Michał Rączka


How to cope with a legacy codebase — survival guide

During a longterm exposure to a hard-to-maintain monolithic applications full of legacy solutions, it’s hard to keep a good attitude and motivation. This guide is a set of 10 good thoughts and ideas how to cope with such situations and improve on two fields: personal skillset and the code quality.

The dilemma

To rewrite or not to rewrite.

This is the question most of the teams maintaining and developing a legacy ever-evolving applications are being asked all the time, or keep asking all the time. Or at least have in their minds all the time.

This is sometimes a hard question and sometimes it’s not that difficult. However in any case it’s beyond of the scope of this guide. This guide is aimed at people who need to work with such code, even if there is a major rebuild effort going on or one is planned — sometimes we just need somebody to handle that legacy thing which “is just working” and is the stallion of the business.

Start bold

So you are in a maintenance team, or you are in charge of one. Or you are just a lone wolf who was hired by an owner of some legacy monolith everybody is afraid of. First of all — don’t worry, be bold. Let’s start with few significant moves which will give you good direction of your quest.

1. Use VCS

Somebody can’t imagine software development without proper Version Control System - they got so used to it. Do you know that there are still some who can't imagine that something like VCS exist? If that's your case start with a good .gitignore file and do your Initial commit and never look back.

2. Force the formatting whenever possible

Pick some good formatting convention for the language and platform you have. And force it and I mean it. Setup an automatic linter, fix existing codebase as much as possible. Don’t forget about trimming whitespaces and adding ending lines, if needed convert everything to UTF. Then run the linter on every code change.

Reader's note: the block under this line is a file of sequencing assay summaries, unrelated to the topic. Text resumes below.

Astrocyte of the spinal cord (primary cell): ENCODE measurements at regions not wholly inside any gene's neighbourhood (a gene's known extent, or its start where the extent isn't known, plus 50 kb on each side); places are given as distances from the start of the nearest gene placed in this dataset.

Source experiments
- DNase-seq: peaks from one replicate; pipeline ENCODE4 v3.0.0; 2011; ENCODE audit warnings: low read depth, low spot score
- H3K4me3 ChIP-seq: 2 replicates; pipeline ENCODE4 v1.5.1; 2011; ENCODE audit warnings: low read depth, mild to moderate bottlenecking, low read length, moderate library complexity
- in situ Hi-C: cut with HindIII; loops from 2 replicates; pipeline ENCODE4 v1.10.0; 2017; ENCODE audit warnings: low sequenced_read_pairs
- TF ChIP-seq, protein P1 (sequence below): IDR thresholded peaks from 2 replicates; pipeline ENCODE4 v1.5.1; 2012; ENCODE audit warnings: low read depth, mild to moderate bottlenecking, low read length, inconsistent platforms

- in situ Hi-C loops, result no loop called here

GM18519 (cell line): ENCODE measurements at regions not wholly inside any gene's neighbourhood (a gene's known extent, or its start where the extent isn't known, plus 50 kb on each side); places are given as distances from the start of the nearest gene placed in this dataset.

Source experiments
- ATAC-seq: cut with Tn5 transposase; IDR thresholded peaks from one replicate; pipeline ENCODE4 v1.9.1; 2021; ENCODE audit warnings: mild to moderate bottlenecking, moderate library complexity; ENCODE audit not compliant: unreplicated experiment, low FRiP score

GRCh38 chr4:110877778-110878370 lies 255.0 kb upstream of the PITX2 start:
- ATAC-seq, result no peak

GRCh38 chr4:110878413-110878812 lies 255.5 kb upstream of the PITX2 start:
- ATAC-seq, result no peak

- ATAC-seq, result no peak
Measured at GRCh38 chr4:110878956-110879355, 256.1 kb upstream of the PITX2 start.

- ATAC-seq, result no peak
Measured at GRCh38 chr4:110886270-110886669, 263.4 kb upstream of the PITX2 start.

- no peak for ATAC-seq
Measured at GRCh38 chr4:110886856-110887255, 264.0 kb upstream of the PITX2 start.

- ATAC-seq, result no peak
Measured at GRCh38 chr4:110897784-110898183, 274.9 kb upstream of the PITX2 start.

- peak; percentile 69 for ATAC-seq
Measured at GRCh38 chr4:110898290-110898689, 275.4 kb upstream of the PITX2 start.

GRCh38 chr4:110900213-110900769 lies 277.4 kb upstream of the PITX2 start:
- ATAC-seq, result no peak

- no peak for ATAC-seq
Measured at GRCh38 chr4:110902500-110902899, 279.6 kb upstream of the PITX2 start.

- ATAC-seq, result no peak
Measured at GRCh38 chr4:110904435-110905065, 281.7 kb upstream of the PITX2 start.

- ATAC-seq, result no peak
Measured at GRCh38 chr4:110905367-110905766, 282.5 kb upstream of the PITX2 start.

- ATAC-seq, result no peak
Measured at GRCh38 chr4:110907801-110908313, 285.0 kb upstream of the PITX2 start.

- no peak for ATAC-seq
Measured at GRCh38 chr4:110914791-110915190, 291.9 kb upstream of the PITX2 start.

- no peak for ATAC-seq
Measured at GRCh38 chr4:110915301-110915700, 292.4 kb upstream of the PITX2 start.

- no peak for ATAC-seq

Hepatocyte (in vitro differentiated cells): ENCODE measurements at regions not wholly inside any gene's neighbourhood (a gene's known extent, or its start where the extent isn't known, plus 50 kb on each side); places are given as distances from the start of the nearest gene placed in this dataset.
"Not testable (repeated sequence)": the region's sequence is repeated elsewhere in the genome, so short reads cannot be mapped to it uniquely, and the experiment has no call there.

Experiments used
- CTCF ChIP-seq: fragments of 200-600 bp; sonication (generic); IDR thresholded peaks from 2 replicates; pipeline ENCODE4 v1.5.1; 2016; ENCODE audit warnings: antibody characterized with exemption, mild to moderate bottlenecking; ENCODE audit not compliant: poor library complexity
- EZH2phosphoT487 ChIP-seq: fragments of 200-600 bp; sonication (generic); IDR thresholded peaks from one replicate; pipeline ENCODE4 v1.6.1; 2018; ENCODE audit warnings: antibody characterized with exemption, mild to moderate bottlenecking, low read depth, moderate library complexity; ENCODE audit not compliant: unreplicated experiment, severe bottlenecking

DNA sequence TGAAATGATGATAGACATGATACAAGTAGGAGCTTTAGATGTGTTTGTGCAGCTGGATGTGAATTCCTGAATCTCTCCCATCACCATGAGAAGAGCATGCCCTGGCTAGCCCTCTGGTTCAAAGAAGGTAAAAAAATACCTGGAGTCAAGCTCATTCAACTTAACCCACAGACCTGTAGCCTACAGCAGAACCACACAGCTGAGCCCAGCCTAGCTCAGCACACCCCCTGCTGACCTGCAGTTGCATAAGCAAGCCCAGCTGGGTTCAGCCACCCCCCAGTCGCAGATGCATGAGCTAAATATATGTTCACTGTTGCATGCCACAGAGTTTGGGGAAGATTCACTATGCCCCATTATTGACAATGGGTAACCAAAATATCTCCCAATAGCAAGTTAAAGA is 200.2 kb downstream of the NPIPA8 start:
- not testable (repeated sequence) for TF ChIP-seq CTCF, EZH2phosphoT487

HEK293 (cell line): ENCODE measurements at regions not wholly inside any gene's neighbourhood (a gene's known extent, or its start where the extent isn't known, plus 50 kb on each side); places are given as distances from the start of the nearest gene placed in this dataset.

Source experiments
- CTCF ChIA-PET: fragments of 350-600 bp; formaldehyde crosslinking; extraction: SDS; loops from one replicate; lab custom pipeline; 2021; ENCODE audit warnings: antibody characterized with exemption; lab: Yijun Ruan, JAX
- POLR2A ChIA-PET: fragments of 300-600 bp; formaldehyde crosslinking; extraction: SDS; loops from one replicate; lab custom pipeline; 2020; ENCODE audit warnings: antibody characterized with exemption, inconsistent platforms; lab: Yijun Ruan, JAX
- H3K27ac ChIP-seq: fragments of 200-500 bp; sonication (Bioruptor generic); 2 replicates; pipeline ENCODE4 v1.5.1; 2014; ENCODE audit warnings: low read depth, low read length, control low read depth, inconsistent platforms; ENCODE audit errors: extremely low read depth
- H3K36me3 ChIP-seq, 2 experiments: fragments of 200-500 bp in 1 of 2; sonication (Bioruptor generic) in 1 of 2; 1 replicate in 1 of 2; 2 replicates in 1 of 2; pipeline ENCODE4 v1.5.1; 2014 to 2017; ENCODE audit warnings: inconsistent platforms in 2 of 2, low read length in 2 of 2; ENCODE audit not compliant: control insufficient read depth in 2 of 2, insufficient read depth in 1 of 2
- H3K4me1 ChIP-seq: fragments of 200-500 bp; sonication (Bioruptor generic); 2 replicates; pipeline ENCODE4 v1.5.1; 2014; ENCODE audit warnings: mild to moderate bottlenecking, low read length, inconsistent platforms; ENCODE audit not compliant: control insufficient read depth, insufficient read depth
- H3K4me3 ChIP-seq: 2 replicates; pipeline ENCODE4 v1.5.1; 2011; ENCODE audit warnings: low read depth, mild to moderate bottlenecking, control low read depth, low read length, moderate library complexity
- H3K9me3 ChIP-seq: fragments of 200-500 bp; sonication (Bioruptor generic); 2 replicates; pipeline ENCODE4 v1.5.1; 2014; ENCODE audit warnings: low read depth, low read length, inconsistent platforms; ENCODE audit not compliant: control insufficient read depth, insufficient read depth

Why to be so dramatic about that? One great tool to work with legacy, often bloat code, when nobody really knows how it works are diffs, between versions and changes, don't waste resources and your power for diffs polluted with whitespaces.

3. Embrace current architecture

Since you are reading this you probably need to carry on with some really big codebase. Big enough that you cannot refactor it in a week. Let’s embrace what you have.

Take the code as it comes, try to find good sides of current solution. That’s important for further work but also for your motivation, don’t be overwhelmed by the difficulties the current solution pose.

Answer the simple question — what’s good about the project? Maybe it’s following some industry standards or some common patterns. I’m sure when you look at that code you have already 10 better solutions coming to your mind. But is it actually that bad? Worse not mean bad. Find good bits, note it down, you will need it just in a moment.

4. Criticise

Now be the rigorous judge. List all weak parts. Possible threats for the maintenance, for the security and further development. Remember that your are now responsible for that thing. Be clear what is the current state.

5. Find your own way

So now you should have the good sides and the bad sides. The R&D department which starts a new project from scratch, have an ease saying where it should end up being in a defined future. You can’t, you should precisely know where you are right now, but the future is mostly unknown.